Mr. Straw: The Foreign and Commonwealth Office carried out staff surveys in 1997 and 1999, covering all UK based staff, and in 2004 covering all UK based staff and those employed locally by our Embassies and High Commissions overseas. The total expenditure on these three surveys was £85,394. Of this, consultants' costs were £30,000 for the 1999 staff survey, £25,917 for the 2001 staff survey, and £19,463 for the 2004 staff survey. The remaining costs of £10,014 relate to printing and associated costs.
Mr. Heathcoat-Amory: To ask the Secretary of State for Foreign and Commonwealth Affairs pursuant to his answer of 26 January 2005, Official Report, column 427W, on the European Constitution, what the names and proposed budgets are for (a) the PR agency, (b) partnership marketing and (c) e-communications organisations engaged by his Department to promote the European Constitution. 
(c) An agency for e-communications has not yet been appointed. The proposed budget for e-communications is £80,000. All of this activity is part of normal work to provide information to the UK public about the EU.
8 Feb 2005 : Column 1455W
(2) if he will explain the Government's intendedprocedures for parliamentary ratification of decisions taken by the European Council on the basis of paragraphs 1 or 2 of Article IV-444 of the EU Constitution. 
Mr. MacShane: Clause 2 of the European Union Bill creates a requirement that any initiative for a decision to amend the Treaty made under Article IV-444 must be approved by Parliament in order for it to be recognised in domestic law. The House of Lords will be granted a minimum of 20 sitting days to consider any proposed change and deliver an opinion to the House of Commons. Parliamentary approval will then be signified by approval of a resolution by the House of Commons.
Mr. Davidson: To ask the Secretary of State for Foreign and Commonwealth Affairs whether he sought legal advice regarding the impact of the Charter of Fundamental Rights within the EU Constitution on industrial relations law in the UK.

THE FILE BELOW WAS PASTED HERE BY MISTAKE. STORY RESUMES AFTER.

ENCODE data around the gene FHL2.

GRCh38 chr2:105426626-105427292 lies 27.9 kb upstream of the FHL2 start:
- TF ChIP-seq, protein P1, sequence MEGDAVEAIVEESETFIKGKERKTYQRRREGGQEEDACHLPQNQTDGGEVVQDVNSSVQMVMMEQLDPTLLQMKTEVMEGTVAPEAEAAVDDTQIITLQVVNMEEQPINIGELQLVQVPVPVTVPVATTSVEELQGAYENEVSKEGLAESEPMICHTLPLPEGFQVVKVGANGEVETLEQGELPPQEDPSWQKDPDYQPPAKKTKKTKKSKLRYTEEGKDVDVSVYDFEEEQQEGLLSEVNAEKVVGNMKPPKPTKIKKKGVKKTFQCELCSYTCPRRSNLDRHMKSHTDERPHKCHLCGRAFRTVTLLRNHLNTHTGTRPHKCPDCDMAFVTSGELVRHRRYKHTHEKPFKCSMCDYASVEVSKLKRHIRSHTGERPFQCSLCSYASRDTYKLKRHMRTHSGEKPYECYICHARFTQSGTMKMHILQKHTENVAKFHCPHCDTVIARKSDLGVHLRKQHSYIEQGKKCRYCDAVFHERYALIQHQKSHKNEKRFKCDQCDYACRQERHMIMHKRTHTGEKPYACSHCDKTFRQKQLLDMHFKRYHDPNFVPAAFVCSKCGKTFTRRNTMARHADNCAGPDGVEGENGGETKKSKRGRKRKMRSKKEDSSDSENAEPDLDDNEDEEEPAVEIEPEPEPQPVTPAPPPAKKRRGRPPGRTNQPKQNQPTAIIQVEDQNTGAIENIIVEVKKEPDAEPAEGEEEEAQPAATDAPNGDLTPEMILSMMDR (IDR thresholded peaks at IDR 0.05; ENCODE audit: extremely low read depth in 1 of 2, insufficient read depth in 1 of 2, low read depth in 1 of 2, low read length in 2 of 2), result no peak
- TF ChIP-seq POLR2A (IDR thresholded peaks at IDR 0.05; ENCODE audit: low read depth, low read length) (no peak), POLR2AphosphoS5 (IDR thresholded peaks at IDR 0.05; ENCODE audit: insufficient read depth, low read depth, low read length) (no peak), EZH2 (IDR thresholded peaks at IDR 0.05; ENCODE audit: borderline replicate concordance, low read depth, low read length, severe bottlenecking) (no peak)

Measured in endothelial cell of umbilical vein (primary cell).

Mr. Davidson: To ask the Secretary of State for Foreign and Commonwealth Affairs what his assessment is of the impact of the Charter of Fundamental Rights within the EU Constitution on industrial relations law in the UK. 
Mr. MacShane: I refer my hon. Friend to the written statement that my right hon. Friend the Foreign Secretary made on the European Union Charter of Fundamental Rights on 9 September 2004, Official Report, columns 133136WS, which made it clear that the Charter will have no practical impact upon UK industrial relations law or the rights of UK workers.
The provisions of the Charter of Fundamental Rights and Freedoms are addressed to the institutions, bodies, offices and agencies of the European Union with due regard to the principle of subsidiarity, and to the member states only when they are implementing Union Law. The Charter does not extend the scope of application of Union Law beyond the existing powers of the Union or establish any new power or task for the Union. Nor does it modify powers and tasks defined in the other parts of the Constitutional Treaty, which specifically excludes EU action on legislative areas such as pay, the right of association, the right to strike and the right to impose lock-outs.
|Next Section||Index||Home Page|